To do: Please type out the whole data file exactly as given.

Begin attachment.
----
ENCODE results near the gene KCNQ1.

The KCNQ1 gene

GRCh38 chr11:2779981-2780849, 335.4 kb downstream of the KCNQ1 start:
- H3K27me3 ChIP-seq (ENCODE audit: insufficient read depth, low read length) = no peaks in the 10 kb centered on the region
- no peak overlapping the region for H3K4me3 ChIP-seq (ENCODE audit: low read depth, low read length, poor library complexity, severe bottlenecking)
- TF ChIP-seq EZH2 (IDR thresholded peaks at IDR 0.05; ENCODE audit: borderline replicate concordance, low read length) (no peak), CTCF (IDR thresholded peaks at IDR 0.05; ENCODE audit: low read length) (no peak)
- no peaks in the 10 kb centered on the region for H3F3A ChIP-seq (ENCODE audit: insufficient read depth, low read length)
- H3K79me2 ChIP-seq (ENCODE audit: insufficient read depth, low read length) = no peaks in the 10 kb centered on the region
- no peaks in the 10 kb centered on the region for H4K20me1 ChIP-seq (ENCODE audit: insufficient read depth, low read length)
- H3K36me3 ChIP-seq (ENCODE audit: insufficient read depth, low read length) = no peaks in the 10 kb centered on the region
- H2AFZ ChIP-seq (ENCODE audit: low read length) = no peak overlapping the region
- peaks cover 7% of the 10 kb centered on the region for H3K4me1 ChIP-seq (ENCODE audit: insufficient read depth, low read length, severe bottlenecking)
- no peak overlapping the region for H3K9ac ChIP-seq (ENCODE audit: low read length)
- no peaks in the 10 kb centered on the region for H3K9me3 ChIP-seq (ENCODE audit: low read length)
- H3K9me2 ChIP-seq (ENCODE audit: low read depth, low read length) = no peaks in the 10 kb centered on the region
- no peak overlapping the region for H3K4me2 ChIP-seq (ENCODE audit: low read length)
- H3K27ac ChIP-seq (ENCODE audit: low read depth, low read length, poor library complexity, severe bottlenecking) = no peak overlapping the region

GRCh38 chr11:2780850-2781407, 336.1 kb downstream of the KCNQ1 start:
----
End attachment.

ENCODE results near the gene KCNQ1.

The KCNQ1 gene

GRCh38 chr11:2779981-2780849, 335.4 kb downstream of the KCNQ1 start:
- H3K27me3 ChIP-seq (ENCODE audit: insufficient read depth, low read length) = no peaks in the 10 kb centered on the region
- no peak overlapping the region for H3K4me3 ChIP-seq (ENCODE audit: low read depth, low read length, poor library complexity, severe bottlenecking)
- TF ChIP-seq EZH2 (IDR thresholded peaks at IDR 0.05; ENCODE audit: borderline replicate concordance, low read length) (no peak), CTCF (IDR thresholded peaks at IDR 0.05; ENCODE audit: low read length) (no peak)
- no peaks in the 10 kb centered on the region for H3F3A ChIP-seq (ENCODE audit: insufficient read depth, low read length)
- H3K79me2 ChIP-seq (ENCODE audit: insufficient read depth, low read length) = no peaks in the 10 kb centered on the region
- no peaks in the 10 kb centered on the region for H4K20me1 ChIP-seq (ENCODE audit: insufficient read depth, low read length)
- H3K36me3 ChIP-seq (ENCODE audit: insufficient read depth, low read length) = no peaks in the 10 kb centered on the region
- H2AFZ ChIP-seq (ENCODE audit: low read length) = no peak overlapping the region
- peaks cover 7% of the 10 kb centered on the region for H3K4me1 ChIP-seq (ENCODE audit: insufficient read depth, low read length, severe bottlenecking)
- no peak overlapping the region for H3K9ac ChIP-seq (ENCODE audit: low read length)
- no peaks in the 10 kb centered on the region for H3K9me3 ChIP-seq (ENCODE audit: low read length)
- H3K9me2 ChIP-seq (ENCODE audit: low read depth, low read length) = no peaks in the 10 kb centered on the region
- no peak overlapping the region for H3K4me2 ChIP-seq (ENCODE audit: low read length)
- H3K27ac ChIP-seq (ENCODE audit: low read depth, low read length, poor library complexity, severe bottlenecking) = no peak overlapping the region

GRCh38 chr11:2780850-2781407, 336.1 kb downstream of the KCNQ1 start: